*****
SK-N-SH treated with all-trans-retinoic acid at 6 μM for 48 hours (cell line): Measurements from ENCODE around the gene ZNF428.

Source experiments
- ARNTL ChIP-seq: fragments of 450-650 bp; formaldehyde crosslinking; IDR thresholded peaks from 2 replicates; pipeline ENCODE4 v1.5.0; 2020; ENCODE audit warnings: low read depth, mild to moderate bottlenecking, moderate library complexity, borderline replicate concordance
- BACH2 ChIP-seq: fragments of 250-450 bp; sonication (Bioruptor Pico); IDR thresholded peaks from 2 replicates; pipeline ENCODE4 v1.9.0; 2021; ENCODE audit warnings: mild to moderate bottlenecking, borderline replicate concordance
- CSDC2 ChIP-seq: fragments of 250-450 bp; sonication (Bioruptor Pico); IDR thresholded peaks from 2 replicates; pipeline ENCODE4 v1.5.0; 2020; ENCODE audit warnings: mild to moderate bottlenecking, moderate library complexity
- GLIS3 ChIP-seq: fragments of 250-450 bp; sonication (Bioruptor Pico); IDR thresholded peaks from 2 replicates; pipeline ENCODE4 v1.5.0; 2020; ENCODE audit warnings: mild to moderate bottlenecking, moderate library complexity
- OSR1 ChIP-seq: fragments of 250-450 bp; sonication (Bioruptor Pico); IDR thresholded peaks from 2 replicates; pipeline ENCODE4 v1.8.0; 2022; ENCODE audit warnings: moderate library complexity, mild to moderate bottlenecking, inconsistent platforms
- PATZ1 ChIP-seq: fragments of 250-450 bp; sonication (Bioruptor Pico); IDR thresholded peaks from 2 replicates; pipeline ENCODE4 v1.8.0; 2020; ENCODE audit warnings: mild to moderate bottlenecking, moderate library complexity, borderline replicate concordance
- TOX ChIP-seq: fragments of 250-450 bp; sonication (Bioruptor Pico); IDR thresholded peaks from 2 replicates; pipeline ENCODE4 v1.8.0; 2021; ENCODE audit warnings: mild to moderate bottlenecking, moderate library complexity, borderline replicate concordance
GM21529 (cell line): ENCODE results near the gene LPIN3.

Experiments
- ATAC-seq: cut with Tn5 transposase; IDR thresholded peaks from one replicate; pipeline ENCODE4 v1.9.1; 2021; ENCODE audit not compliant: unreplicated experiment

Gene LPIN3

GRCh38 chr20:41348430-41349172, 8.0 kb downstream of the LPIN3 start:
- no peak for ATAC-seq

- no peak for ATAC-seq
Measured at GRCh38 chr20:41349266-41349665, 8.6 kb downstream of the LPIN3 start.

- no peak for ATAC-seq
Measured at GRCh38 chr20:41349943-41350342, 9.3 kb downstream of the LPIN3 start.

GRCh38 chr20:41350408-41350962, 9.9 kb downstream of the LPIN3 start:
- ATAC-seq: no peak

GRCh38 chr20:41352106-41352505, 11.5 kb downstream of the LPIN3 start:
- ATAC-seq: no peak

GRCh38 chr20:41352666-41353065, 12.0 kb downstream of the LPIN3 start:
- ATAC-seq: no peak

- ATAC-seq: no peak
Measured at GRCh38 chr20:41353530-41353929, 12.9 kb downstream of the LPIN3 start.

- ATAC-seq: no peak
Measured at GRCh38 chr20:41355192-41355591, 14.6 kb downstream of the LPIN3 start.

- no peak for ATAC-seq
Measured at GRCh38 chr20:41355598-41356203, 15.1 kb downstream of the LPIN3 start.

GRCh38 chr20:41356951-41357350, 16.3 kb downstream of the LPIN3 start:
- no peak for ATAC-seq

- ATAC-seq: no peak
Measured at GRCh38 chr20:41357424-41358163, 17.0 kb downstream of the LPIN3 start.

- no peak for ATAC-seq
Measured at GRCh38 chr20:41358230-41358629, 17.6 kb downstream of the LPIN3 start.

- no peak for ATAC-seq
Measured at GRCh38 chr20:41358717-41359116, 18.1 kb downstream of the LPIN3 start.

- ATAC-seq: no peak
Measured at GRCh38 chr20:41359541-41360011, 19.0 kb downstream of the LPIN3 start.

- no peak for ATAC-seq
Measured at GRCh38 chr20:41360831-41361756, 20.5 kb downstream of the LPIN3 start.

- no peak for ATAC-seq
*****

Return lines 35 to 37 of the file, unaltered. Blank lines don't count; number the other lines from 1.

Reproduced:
Measured at GRCh38 chr20:41357424-41358163, 17.0 kb downstream of the LPIN3 start.

- no peak for ATAC-seq
Measured at GRCh38 chr20:41358230-41358629, 17.6 kb downstream of the LPIN3 start.